NBC, the first of the broadcast networks to unveil a new schedule to advertisers this week, canceled "Crossing Jordan" and the high-profile failure "Studio 60 on the Sunset Strip." Another critical favorite that hasn't found a big audience, "Friday Night Lights," was renewed.
So, football with weak ratings, yes; crunchy Aaron Sorkin dialog with weak ratings, no.
No word yet on whether the final episodes, shot this past winter and spring, will ever see the light of day. You'd think they'd let us at least see 'em, maybe over the summer or something, but probably not.
But what's this we hear about Amy Brennigan (of "Judging Amy" fame) returning to TeeVee in a "Grey's Anatomy" spinoff??
This was one of the funniest things I've seen on the TeeVee in a long time. I don't generally watch the Colbert Report in its entirety... I can really only take so much of Steve Colbert, funny and pointed as his commentary is. But when I heard that Jane Fonda was going to be on his show, I fast forwarded (TiVo, of course) to the interview portion and was not disappointed.
Of course, Colbert was also set to assume his faux-wingnut posture with Fonda, but this time, the guest was totally on to him and complete disarmed the host. After the requisite hand-shake greeting across the table, Fonda got out of seat, walked behind the table... and planted herself in Colbert's lap, kissed him deeply on the lips, and then stayed in his lap for the entire six minutes of the interview.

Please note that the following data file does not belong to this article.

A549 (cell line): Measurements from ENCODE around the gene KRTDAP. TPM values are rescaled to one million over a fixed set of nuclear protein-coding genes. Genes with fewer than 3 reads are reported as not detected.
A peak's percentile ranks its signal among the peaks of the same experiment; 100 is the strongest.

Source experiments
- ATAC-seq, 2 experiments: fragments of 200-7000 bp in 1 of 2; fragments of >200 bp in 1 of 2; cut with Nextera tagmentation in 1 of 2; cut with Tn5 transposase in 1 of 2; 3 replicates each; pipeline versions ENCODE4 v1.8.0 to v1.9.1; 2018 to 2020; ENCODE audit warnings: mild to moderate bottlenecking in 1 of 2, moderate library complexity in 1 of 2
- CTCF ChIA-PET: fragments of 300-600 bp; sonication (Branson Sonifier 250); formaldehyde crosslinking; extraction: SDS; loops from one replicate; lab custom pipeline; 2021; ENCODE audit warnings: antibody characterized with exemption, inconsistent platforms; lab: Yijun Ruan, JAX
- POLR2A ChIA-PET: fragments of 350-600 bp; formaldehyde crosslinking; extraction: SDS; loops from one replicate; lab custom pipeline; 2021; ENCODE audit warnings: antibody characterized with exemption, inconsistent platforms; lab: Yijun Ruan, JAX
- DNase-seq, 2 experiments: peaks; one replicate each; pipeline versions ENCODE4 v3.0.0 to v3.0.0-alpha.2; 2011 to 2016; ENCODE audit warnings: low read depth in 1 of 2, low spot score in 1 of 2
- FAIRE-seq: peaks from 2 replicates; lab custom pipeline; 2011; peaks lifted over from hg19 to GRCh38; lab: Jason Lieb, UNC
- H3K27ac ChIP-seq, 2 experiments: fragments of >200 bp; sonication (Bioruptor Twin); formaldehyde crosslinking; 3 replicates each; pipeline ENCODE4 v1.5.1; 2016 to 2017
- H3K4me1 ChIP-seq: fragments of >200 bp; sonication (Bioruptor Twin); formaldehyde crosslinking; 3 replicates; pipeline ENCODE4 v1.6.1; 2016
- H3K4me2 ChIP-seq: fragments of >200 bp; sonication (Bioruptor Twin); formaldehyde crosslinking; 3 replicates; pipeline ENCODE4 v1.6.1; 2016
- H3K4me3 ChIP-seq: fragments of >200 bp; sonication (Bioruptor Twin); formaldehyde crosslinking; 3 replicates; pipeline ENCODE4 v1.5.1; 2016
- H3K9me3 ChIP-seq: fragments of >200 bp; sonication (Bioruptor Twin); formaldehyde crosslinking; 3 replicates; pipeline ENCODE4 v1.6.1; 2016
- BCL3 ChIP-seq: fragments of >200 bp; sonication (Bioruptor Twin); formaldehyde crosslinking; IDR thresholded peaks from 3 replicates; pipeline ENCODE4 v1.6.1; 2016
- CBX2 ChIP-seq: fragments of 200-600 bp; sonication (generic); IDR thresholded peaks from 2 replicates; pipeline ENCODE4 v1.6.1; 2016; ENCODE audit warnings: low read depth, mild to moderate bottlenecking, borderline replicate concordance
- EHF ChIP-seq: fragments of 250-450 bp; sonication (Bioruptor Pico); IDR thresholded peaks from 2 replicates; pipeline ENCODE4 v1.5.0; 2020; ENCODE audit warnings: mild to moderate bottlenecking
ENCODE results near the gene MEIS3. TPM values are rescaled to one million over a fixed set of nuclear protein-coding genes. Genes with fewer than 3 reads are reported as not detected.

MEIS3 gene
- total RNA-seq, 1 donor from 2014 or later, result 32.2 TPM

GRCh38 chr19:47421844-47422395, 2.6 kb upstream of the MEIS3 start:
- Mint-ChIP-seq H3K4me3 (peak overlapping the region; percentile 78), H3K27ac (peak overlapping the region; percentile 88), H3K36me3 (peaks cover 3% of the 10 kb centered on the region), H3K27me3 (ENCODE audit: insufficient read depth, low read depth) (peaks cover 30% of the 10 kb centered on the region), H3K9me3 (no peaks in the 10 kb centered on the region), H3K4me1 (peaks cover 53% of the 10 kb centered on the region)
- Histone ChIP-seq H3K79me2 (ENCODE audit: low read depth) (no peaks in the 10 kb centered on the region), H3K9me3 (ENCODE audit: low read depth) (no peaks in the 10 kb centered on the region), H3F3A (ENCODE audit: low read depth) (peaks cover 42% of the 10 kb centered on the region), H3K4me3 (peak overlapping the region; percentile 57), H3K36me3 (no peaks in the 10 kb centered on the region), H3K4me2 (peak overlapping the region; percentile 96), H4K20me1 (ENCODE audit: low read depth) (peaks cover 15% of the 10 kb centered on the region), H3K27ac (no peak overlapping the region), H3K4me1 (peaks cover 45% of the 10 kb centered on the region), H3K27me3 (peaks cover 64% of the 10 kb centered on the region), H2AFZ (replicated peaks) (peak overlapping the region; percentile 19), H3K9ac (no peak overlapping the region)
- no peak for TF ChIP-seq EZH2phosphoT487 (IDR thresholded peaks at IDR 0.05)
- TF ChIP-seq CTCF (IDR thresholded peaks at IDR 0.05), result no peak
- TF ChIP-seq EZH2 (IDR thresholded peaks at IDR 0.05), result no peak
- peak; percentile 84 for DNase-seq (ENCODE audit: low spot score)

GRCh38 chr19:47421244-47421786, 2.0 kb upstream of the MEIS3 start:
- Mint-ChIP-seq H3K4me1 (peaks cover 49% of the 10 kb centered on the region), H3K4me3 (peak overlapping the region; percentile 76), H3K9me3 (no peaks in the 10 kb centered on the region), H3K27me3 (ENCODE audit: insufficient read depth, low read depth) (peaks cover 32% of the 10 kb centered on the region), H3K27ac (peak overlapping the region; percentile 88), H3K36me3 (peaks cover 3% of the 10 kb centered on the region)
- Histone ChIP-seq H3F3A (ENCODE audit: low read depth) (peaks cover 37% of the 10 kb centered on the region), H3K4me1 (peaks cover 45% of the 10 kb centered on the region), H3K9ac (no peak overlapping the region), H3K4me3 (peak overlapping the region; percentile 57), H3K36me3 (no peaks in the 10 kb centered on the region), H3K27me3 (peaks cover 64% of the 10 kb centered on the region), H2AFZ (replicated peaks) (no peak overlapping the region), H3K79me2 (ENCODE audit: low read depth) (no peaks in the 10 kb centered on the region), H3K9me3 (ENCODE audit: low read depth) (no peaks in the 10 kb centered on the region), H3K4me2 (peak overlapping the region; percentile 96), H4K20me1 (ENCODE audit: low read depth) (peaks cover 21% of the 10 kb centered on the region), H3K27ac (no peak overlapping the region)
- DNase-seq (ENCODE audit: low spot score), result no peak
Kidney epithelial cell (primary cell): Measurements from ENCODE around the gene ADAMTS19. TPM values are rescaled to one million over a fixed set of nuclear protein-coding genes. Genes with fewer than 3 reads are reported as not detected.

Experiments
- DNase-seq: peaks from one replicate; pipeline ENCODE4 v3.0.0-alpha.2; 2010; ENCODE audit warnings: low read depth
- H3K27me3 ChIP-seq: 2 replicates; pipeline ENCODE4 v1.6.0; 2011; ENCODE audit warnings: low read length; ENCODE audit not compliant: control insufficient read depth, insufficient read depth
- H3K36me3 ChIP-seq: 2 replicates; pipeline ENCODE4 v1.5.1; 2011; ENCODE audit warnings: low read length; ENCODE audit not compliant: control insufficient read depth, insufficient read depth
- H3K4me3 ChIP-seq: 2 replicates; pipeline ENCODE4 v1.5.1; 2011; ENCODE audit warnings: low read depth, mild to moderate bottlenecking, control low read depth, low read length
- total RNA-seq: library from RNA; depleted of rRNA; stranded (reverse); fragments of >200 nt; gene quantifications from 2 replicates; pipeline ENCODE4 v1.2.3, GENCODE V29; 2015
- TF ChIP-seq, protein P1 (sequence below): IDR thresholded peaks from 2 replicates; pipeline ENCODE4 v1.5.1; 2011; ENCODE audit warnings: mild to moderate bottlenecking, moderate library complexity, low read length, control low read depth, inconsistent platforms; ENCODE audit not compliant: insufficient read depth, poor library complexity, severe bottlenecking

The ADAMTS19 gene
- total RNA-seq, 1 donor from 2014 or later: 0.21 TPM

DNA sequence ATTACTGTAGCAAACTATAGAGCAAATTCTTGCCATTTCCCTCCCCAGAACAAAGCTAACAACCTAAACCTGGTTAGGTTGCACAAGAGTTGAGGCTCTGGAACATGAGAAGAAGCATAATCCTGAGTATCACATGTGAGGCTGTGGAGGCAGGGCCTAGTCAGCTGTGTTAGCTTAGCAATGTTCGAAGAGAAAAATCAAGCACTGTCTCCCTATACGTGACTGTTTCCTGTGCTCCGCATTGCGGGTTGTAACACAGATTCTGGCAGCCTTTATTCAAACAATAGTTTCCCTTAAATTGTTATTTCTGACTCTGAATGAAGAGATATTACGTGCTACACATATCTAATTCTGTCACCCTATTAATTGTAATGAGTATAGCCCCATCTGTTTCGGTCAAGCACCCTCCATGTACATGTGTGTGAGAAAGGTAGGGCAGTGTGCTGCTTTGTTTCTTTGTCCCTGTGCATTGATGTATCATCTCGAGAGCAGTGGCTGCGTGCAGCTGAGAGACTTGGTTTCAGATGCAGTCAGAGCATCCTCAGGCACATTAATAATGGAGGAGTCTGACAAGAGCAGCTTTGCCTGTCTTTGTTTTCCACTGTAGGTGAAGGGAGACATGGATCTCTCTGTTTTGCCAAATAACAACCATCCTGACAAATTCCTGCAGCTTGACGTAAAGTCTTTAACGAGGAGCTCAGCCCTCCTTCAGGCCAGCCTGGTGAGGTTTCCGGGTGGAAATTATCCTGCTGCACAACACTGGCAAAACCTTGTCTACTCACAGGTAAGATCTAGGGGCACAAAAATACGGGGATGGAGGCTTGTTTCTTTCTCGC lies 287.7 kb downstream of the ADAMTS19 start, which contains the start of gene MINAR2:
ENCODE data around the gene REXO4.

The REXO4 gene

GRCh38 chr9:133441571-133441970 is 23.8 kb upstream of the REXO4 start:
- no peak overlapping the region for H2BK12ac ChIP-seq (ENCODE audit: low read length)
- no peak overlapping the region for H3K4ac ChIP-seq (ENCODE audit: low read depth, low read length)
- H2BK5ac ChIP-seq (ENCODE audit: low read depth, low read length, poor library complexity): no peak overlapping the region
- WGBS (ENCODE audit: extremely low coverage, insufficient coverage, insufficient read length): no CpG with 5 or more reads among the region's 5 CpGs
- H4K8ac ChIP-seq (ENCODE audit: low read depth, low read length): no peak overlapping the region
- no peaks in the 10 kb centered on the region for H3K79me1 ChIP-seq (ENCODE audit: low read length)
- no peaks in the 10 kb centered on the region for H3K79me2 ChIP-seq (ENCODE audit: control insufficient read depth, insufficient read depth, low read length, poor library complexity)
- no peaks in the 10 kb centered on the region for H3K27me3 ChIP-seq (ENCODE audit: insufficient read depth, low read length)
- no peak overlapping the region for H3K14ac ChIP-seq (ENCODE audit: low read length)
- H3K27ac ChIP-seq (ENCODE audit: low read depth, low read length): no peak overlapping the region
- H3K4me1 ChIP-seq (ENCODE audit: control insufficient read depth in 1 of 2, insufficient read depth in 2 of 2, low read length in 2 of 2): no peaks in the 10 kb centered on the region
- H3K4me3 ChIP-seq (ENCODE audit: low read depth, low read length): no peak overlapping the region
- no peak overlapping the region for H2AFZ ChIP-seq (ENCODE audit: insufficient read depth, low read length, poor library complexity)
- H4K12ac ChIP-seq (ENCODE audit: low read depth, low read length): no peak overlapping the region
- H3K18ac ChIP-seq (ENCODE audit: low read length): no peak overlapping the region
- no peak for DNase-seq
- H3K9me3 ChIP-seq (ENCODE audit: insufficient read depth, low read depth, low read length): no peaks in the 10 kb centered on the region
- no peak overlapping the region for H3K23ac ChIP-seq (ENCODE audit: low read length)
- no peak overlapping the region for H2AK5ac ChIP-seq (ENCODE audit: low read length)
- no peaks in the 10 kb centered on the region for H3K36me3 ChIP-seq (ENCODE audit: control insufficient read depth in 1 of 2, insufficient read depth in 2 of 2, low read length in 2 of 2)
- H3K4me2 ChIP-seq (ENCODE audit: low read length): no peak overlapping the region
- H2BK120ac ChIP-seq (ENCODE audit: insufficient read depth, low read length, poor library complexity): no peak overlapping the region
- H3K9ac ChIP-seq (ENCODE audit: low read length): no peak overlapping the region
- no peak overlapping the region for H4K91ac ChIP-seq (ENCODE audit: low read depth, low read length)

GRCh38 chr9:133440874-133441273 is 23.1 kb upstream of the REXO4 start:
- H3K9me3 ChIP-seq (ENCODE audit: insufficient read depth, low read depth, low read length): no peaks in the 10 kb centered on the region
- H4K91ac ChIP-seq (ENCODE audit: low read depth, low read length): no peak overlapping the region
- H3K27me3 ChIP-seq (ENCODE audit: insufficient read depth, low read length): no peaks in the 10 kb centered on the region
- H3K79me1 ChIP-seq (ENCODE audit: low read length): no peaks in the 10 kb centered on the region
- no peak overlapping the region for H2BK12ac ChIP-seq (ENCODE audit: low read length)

Colbert was completely rattled, and it took about four minutes before he realized that Fonda was NOT going to get out of his lap, and another minute before he finally settles into whatever decorum he could muster for the occasion. Watch it hall here, clip courtesy Comedy Central.com
Damn, those movie stars know how to kiss. It's enough to make a feller wish he had his own talk show.
And, of course, Fonda snuck in the best commentary of the evening: Colbert asked her a question about war protesting. As she
continues to straddle him and kiss his face, she finally responds, "We
cannot elect men to office that are afraid of premature evacuation."
When last we visited the subject, Aaron Sorkin was on his way back to Los Angeles to resume work on his NBC program, Studio 60 on the Sunset Strip. I had hoped maybe the network would put the show on its summer schedule, to see if it could round up a loyal audience while competing against reruns. Alas, it appears it is not to be:
No 'Studio 60' reprieve
Fans hoping for a reprieve for NBC's "Studio 60 on the Sunset Strip" are out of luck.
Although the network won't officially cancel the series until May 14 when it announces its new fall schedule, the sets are being dismantled on the show's Warner Bros. soundstage as you read this. Shows don't come back from that.
Perhaps this will give Aaron more time to focus on his next big project: the anticipated (but not confirmed) NYC production of The Farnsworth Invention.